For one local artist, the word he uses to describe his art form holds great meaning.
"I call it 'Poetograffiti,'" said Clevelander Bill Alexander. "It combines elements of poetry, photography and graffiti."
Alexander, 68, has been a dedicated poet and photographer since the 1960s, and for the past 10 years he has been fusing the two with his own unique twist.
"I started buying used picture frames at garage sales and flea markets and put my work inside," said Alexander. "I try and take photos that appropriately match my poems and then print them together on the same image."
His enthusiasm for both mediums has been strong since the Arkansas native's high school days and they have remained his major hobby after five decades.
"I've written about 250 poems over the years and I have about 400 different frames collected with my work in them."
The compositions include short passages or phrases that often cause the reader to stop and reflect on the words of wisdom.
"I hear the poetry spoken by others in everyday conversations. Someone will say something and I hear hints that lead to the poems I write.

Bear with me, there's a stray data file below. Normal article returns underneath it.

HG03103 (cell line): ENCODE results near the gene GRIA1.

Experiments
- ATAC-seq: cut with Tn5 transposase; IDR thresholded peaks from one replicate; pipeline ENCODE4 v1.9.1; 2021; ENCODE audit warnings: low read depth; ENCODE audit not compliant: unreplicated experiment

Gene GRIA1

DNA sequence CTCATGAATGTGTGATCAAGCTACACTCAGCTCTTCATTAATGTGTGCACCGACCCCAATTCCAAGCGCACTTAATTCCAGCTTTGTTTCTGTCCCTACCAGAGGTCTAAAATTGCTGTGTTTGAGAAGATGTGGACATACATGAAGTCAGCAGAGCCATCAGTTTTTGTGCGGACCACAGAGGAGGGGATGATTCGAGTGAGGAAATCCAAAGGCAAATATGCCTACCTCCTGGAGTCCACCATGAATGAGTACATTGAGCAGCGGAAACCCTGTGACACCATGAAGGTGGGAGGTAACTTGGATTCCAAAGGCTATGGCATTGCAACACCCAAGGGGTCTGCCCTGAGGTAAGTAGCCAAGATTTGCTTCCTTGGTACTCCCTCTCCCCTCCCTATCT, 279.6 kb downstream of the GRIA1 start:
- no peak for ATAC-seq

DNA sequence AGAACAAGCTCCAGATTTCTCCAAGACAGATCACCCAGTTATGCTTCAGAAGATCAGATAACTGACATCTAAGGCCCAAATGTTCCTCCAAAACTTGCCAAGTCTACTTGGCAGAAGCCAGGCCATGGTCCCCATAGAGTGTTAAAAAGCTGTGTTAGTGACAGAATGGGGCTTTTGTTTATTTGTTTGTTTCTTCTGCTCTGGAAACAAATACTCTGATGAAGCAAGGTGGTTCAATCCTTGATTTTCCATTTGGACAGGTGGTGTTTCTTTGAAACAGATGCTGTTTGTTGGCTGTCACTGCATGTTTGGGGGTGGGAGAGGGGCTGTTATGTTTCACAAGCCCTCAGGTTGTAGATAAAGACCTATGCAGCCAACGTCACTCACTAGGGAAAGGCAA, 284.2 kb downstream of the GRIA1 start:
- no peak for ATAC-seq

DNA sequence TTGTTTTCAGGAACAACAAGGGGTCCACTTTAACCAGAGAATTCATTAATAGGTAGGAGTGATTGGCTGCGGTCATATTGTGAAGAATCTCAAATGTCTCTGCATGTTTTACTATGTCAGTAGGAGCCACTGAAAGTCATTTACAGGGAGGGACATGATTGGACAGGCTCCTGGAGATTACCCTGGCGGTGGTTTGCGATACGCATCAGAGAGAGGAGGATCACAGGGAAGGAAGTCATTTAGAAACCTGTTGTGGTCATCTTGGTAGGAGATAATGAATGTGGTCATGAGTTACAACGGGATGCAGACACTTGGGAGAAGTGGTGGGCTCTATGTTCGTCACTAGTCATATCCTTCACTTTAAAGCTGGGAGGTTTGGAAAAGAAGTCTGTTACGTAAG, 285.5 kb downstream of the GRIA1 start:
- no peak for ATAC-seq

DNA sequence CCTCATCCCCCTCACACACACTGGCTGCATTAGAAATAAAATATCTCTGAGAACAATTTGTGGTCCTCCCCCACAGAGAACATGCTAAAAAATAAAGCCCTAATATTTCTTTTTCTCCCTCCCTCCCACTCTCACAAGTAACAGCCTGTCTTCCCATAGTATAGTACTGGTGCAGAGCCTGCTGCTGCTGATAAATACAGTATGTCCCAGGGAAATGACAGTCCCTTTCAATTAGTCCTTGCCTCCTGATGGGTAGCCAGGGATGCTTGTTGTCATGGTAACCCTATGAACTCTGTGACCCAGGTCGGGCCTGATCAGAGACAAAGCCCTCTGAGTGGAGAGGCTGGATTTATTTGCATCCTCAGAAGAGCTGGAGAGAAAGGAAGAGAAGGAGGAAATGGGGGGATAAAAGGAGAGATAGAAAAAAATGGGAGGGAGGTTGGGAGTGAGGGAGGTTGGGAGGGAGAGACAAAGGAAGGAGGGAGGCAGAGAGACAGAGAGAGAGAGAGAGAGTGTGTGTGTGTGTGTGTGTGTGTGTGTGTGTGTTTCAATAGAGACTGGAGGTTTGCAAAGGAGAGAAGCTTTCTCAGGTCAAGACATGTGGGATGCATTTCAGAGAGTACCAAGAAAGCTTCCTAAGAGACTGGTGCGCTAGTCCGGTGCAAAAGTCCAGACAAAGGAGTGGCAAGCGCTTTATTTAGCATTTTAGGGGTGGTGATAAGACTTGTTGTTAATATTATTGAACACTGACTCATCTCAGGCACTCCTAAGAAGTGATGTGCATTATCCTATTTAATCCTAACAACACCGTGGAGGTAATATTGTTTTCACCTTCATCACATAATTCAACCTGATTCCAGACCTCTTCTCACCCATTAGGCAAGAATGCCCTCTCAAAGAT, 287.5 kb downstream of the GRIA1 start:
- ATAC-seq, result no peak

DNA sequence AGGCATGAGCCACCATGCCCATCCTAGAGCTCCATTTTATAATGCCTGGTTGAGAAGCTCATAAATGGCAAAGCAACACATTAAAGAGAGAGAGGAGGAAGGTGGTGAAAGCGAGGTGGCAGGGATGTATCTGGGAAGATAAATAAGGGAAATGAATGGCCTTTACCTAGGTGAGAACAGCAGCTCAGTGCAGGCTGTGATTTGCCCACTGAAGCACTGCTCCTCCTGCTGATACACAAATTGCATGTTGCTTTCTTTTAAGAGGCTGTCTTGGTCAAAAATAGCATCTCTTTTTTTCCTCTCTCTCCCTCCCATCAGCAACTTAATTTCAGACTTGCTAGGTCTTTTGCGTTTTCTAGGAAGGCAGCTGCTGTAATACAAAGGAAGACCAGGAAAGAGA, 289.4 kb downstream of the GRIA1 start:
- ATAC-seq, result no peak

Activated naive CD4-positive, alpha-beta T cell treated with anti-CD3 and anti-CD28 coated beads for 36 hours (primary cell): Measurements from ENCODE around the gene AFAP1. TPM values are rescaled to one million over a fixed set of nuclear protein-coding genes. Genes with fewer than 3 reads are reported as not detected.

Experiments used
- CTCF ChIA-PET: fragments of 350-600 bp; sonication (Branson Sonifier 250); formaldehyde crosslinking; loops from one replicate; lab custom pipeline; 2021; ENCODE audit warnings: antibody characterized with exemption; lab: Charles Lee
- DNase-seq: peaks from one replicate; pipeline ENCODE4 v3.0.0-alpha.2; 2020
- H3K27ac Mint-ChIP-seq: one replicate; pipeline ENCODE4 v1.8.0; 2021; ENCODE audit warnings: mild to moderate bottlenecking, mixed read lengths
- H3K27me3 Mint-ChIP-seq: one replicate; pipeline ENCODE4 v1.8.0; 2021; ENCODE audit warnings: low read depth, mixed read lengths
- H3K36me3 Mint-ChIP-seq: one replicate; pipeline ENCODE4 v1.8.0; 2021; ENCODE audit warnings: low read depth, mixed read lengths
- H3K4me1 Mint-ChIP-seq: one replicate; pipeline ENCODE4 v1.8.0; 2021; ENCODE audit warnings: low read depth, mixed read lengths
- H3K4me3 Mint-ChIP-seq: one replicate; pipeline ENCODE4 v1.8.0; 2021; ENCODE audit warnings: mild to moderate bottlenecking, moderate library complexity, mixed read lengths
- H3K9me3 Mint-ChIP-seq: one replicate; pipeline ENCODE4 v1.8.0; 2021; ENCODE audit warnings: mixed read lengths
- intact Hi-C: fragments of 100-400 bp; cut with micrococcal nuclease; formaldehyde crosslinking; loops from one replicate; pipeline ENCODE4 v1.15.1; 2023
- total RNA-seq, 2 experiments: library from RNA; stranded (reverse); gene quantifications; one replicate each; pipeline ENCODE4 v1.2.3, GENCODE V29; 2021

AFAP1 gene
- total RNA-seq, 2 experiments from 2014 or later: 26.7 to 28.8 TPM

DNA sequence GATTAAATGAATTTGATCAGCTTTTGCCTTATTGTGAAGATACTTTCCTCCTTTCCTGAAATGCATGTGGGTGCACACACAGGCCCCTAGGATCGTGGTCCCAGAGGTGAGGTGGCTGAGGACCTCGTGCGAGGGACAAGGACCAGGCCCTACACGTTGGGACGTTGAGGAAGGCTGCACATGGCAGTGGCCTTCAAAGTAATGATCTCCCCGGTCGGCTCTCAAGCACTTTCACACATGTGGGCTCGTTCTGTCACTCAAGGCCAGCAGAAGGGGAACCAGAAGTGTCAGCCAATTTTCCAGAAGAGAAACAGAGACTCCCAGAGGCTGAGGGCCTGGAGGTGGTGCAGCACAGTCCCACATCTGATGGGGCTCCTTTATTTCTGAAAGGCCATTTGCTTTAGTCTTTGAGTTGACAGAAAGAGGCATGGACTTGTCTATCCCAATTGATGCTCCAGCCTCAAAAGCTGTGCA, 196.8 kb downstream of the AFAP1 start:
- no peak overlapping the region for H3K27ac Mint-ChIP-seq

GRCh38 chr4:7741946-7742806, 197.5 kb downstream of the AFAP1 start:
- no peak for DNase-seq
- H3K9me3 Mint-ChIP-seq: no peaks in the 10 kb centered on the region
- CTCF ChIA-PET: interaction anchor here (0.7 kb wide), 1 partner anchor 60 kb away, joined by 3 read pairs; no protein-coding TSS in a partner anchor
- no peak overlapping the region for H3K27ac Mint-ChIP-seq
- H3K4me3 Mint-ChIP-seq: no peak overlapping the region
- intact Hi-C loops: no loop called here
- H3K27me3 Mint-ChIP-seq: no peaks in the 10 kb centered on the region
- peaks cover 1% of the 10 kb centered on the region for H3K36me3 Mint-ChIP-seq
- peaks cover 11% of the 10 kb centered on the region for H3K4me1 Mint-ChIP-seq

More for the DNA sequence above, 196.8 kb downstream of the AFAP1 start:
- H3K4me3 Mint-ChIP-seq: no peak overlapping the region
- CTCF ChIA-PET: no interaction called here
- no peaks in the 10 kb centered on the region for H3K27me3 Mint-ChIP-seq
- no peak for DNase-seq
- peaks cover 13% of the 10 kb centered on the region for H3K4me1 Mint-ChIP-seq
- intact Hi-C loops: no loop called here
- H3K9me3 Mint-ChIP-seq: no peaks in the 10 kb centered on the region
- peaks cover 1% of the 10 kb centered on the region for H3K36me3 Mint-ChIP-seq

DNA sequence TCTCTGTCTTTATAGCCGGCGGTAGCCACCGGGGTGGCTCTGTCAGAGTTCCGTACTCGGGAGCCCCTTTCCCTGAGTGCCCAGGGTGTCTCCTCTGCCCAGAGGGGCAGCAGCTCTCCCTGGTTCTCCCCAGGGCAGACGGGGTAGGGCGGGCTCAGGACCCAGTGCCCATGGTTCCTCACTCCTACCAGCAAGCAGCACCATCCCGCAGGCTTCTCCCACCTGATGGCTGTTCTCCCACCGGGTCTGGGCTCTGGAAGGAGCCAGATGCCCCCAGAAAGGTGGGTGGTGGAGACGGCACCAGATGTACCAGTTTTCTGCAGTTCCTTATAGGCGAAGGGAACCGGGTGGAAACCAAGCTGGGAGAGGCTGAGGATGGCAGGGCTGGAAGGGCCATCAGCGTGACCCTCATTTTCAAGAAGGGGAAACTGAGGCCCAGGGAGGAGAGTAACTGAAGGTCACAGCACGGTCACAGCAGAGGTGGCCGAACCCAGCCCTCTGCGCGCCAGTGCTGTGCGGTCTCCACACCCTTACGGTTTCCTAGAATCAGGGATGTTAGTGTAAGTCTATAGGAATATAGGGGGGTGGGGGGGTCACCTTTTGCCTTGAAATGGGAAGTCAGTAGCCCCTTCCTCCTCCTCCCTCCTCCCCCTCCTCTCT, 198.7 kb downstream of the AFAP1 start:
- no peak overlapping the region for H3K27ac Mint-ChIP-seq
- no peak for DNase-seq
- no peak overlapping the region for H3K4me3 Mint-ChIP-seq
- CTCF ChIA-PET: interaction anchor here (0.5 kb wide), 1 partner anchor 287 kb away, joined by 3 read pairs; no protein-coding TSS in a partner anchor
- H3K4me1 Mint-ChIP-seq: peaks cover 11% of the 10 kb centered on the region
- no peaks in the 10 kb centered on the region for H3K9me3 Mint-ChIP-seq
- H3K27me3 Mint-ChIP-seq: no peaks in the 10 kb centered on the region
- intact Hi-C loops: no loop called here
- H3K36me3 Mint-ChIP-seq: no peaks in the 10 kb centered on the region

"I find inspirational all over the place."
His Poetograffiti features different themes ranging from witty life lessons, political messages, religious topics and tongue-in-cheek jokes.
Many poems focus on a serious subject written with creative spark, such as his piece titled "Truth," which reads as follows:
Is truth absolute?
Above any law
Not open to dispute
And beyond refute?
Does truth come
As a whisper or shout?
Does truth originate
From within or without?
Do we see and hear
Or is it only
Reflections and echoes?
Few people know
Alexander's truth is something he's not afraid to express.
"Most people who know me know that I say what's on my mind — I don't care a whole lot about what people think and I have nothing to hide."
He does not hold back in the messages his artwork portrays; a quality he said has been with him since the Vietnam War era.
"I protested the Vietnam War and didn't want to go," he said. "I didn't understand why we were there, so I spoke out against it. I wasn't drafted — I was dragged."
His opposition would land him in military stockades for 10 months, where he continued writing, although this time as a clerk typist.
"I've never lost my passion to write poems."
Alexander's first poetry book, "Infinite Jello," was published in 1993 and featured 100 of his older poems and passages.
After all these years of writing and taking photos, Alexander wants to publish a book of his Poetograffiti collection and begin selling pieces.
Alexander said it's never really been about the money but he would like to share his work with others.
Contact Alexander at 662-444-2483 or firstname.lastname@example.org to learn more about his art.